Five Small Changes That Boost Productivity
August 4, 2015
by Dan Richards
Every advisor would like to get more done in less time – and many look to moving to a paperless office and to other breakthroughs in technology in order to do just that. But a recent conversation with an advisor who has seen a dramatic increase in productivity in 2015 reminded me that to increase your productivity, it’s the small changes that matter.
Five small changes
This conversation was with a veteran advisor named Susan who, at the end of last year, felt stalled in terms of moving her business forward. As a result, at a November conference she sought out several successful advisors to talk about what they were doing and spent the Christmas holidays reading books and articles on what it takes to increase efficiency. As a result, she made five changes to her daily routine. While none of these changes taken on their own were earth shattering, cumulatively they’ve had a dramatic impact on her productivity and her mood when she goes into the office each morning.
Here were the changes that she made:
- Before leaving each day, she writes down the first three things to do the next morning.
- She checks emails and returns non-urgent phone calls every 90 minutes.
- Before calling clients or walking into meetings, she writes down the key goals for those calls and meetings.
- She divides her schedule into 90-minute time blocks.
- After each 90-minute time block, she takes a 20-minute break to walk outside.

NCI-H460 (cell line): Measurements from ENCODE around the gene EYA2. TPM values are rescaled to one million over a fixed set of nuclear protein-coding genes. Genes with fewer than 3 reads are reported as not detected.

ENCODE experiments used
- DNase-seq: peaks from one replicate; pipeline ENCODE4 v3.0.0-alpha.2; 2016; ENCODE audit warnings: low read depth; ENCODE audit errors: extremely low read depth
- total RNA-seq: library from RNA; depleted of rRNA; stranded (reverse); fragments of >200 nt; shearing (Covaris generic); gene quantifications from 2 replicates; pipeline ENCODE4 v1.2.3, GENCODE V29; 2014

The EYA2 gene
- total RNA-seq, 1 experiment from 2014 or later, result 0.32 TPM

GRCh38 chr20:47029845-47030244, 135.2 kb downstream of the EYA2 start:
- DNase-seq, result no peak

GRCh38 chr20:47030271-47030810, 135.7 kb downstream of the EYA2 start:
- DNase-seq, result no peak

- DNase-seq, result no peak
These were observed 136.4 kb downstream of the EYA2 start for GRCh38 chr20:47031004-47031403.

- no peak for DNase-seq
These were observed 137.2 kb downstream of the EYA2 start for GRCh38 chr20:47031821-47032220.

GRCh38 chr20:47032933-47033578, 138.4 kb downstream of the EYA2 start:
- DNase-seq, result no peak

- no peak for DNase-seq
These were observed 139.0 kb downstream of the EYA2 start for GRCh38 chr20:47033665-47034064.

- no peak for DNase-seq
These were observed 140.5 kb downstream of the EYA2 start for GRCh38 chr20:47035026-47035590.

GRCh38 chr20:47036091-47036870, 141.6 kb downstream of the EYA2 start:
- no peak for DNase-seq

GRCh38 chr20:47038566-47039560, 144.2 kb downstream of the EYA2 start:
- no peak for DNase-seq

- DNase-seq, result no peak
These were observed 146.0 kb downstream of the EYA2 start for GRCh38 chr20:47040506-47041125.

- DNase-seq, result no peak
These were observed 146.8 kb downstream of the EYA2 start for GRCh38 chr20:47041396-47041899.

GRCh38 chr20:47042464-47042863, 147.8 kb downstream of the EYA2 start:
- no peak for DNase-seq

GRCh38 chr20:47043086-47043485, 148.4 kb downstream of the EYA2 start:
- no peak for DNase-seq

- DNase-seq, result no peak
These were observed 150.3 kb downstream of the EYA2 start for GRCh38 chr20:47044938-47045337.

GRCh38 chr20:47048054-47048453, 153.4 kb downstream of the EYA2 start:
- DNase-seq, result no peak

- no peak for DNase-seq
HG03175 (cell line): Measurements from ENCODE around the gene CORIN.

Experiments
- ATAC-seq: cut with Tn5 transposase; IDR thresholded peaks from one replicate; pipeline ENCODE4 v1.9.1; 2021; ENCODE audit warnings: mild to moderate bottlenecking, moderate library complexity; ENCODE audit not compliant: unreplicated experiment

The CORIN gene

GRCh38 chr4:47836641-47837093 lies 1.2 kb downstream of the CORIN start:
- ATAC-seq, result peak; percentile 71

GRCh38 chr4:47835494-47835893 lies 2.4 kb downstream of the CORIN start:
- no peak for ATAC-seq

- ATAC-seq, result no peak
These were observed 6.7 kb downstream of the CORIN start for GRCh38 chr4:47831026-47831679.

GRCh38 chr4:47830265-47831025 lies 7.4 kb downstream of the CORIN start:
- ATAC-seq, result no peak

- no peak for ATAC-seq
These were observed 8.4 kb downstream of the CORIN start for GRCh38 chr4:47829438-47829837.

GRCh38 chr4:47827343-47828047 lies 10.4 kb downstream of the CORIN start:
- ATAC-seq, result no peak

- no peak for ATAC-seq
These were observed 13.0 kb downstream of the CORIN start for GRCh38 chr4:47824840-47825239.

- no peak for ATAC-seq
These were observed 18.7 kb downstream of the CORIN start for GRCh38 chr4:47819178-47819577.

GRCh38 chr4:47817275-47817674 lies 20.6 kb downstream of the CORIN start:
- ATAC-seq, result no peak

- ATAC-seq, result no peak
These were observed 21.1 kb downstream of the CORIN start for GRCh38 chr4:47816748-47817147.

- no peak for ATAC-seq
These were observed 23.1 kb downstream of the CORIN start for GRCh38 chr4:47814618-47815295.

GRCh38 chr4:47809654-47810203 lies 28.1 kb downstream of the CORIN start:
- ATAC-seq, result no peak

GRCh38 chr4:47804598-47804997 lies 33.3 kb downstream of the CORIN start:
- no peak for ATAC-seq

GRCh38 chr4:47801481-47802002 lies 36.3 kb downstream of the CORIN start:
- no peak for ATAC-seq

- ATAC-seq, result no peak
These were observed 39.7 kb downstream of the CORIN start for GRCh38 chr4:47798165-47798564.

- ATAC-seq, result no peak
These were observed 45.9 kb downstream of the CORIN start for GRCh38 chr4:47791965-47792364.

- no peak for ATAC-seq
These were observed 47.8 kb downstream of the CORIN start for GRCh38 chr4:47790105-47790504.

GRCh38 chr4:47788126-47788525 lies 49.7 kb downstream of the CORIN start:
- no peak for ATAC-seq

Getting momentum to start your day
One of the ideas that helped Susan came from my article, The Hour That Drives Your Day. That article picked up on Do the Hard Things First, a book by former New York City mayor Michael Bloomberg. In this book, Bloomberg argues that you should begin your day by tackling the most important and daunting tasks like calling a difficult client or having a tough conversation with a staff member. Bloomberg says such tasks have been allowed to drag out and now hang over you like a dark cloud, sucking up energy and enthusiasm. My article suggested that before leaving the office advisors should write down the two or three most important things they need to do the next morning, and when they arrive, nothing should be allowed to distract them from acting on those priorities.
Susan told me that she was skeptical at first but since she began doing this, she has been astonished at how good it feels to have those difficult conversations behind her. As a result, she feels energized and her motivation and enthusiasm level gets a boost that lasts through the morning.
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